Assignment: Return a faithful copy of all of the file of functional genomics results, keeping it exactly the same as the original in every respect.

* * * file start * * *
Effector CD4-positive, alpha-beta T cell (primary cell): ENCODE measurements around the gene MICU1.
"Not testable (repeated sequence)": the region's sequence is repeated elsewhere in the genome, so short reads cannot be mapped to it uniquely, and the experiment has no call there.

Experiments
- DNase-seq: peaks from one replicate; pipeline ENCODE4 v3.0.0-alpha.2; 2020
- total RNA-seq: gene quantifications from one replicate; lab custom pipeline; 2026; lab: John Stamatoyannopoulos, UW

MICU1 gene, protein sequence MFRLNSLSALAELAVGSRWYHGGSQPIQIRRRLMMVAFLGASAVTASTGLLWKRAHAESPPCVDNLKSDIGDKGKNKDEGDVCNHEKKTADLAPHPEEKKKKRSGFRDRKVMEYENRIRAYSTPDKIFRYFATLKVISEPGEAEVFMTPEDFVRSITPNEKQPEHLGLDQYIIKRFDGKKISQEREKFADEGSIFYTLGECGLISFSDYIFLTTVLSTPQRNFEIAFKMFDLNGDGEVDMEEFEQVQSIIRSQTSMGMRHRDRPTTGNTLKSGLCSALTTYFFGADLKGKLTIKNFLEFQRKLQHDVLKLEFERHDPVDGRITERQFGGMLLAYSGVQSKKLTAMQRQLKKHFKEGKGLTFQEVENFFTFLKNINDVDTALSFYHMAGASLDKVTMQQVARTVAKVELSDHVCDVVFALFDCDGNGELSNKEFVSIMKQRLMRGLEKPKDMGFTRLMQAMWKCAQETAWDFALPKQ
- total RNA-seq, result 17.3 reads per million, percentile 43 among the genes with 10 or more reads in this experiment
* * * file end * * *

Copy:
Effector CD4-positive, alpha-beta T cell (primary cell): ENCODE measurements around the gene MICU1.
"Not testable (repeated sequence)": the region's sequence is repeated elsewhere in the genome, so short reads cannot be mapped to it uniquely, and the experiment has no call there.

Experiments
- DNase-seq: peaks from one replicate; pipeline ENCODE4 v3.0.0-alpha.2; 2020
- total RNA-seq: gene quantifications from one replicate; lab custom pipeline; 2026; lab: John Stamatoyannopoulos, UW

MICU1 gene, protein sequence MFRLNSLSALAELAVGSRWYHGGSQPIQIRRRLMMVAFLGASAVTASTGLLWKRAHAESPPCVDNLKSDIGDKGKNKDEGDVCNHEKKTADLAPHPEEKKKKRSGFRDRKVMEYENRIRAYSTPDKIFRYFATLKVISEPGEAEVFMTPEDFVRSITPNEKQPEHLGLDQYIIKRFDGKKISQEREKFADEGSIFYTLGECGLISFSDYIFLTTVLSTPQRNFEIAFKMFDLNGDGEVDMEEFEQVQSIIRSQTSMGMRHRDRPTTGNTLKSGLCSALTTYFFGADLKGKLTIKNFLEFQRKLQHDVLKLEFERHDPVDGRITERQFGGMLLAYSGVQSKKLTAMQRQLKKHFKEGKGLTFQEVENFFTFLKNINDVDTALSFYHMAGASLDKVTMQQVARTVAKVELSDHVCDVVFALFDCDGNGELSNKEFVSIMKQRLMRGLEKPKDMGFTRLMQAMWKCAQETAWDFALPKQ
- total RNA-seq, result 17.3 reads per million, percentile 43 among the genes with 10 or more reads in this experiment